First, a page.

The Indian Trail Improvement District Board of Supervisors on Wednesday, Feb. 12 approved a new contractor to finish Acreage Community Park’s southern expansion.
Project Manager Jim Orf said the district has found a contractor, Loren Jock Trucking, who is willing to work with the district to finish the park after the board ended its contract with Rosso Site Development due to work deficiencies.
“We’ve been working diligently to try to get an agreement with them, and it’s something that we can accept,” Orf said. “We’ve been working through two attorneys to get the agreement spelled out.”
Orf explained that the contract will be on a time and materials basis for an estimated 90-day contract.
“He wasn’t able to get a lot of subcontractors to come in and price out the known items, but we did get a contract amount of a little over $40,000 on the striking, sidewalk marking, wheel stops and things like that for the parking lot,” he said. “Unfortunately, there’s a lot of rework and other work that needs to be done that it’s complicated to get a price for.”
Orf added that a surveyor will be needed to do some rework with the retention ponds and football field. He estimated it will be a little over $240,000 total to finish the work.
“It’s time and materials, so if he hires an asphalt contractor to put extra layers of asphalt, it will be negotiated at a price that we will have to work on,” he said, adding that the contract was a fair price for everybody for an unfinished project that they were stepping into.
ITID President Betty Argue asked if the contractor finishes the park sooner than 90 days, would it reduce the price of the contract?
“It’s for the time worked. If we get done, it will get knocked back to the time they were on the job,” Orf said, adding that he and the contractor were still working on a list of subcontractors to work on the project, which would be submitted to the board.
Supervisor Jennifer Hager made a motion to approve the contract, which carried 5-0.
In other business, the board approved the purchase of 720 feet of 84-inch steel-reinforced polyethylene pipe at a cost of $260,310 to replace culverts at three major east/west canal crossings, one on Hall Blvd. and two on 140th Avenue North. The order is to prepare canal crossings in anticipation of a Florida Department of Transportation traffic-calming project due to start in November.
ITID Assistant Executive Director Rob Robinson said he had conferred with ITID Engineer Jay Foy about the quality of the pipe, as opposed to concrete, and the 100-year polyethylene pipe had a comparable life at about half the cost. Joint assembly also contributed to the cost savings, as well as the relatively large order, Robinson said. Shipping from a company in Alabama constituted $27,750 of the cost.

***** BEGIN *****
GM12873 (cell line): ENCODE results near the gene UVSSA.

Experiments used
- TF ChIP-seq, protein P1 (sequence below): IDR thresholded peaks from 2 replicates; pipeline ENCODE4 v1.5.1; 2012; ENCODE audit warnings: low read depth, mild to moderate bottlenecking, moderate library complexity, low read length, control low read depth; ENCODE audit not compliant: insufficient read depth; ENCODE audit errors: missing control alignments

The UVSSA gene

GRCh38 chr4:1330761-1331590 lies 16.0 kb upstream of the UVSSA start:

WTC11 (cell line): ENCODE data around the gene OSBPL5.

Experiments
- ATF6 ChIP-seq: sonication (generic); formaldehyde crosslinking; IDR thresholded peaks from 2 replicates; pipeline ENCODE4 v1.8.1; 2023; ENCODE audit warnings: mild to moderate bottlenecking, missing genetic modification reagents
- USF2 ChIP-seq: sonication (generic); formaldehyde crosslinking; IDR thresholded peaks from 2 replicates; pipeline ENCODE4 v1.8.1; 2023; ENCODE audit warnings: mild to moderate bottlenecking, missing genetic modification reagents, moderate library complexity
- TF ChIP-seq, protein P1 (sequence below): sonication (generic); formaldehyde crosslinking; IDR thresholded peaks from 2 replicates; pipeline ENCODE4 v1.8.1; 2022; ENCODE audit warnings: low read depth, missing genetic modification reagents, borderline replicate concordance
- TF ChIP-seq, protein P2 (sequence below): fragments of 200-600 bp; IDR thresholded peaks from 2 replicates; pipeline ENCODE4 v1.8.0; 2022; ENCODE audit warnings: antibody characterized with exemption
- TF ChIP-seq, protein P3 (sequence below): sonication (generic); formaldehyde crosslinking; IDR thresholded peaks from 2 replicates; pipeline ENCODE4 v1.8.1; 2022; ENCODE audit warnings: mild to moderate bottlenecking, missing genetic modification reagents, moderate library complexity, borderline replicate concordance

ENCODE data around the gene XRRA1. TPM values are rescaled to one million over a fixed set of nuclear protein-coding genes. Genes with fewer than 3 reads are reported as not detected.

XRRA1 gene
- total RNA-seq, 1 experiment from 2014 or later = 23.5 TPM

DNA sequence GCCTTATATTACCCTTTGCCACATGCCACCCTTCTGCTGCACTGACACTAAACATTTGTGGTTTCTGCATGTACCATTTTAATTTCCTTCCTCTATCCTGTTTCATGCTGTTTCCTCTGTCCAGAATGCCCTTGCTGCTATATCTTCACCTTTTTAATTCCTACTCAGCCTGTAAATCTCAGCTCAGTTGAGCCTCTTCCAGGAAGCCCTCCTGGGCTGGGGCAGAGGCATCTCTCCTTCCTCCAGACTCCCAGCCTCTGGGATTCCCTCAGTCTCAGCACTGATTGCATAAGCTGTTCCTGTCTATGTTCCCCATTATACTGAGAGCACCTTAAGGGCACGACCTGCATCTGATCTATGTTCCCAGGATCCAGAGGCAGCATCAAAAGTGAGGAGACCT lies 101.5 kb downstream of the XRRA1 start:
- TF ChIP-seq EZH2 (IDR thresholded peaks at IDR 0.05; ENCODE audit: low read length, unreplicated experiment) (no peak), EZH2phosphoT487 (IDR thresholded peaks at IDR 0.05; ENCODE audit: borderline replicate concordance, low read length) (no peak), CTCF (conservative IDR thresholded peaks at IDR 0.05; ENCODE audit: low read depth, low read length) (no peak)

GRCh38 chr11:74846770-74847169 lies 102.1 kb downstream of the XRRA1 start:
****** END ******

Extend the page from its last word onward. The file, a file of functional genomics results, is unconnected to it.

Argue asked about the cost of concrete as an alternative, and Foy said the concrete culverts are in 4-foot sections that are much harder to fit than the polyethylene pipe, which would about double the cost of the projects. The only disadvantage is that the polyethylene pipe must have backfill compacted around it, he said.
Robinson said the project will be similar to others that the in-house culvert crews are doing, except the diameter of the pipe will be much larger.
Hager made a motion to approve the purchase, which carried 5-0.
The board also agreed by consensus to search for a consultant to prepare a strategic plan for the district, at a cost of up to $40,000.
Argue said she is concerned that the district does not have a strategic plan.
“I think it’s essential with all of the things that we are working on,” she said. “If we have a strategic plan, it starts to bring things together for us and for the community. It doesn’t matter who’s sitting up here, or who’s out there, they’ll understand what our strategic plan is.”
ITID Executive Director Burgess Hanson pointed out the advantages of having a neutral facilitator to develop a plan, and he felt that could be done for less than $40,000. “I don’t think we’ll spend a lot of money to put together and write an initial statement and vision,” he said.
Hanson said an independent consultant to work with the board and himself as a bystander was important so that the final statement would not be perceived as a plan that came from staff.
“Our approach, from a staff perspective, is once you do all that, then we come up with the tactical goals every budget year and make sure that we’re hitting the mark that the board has set,” he said.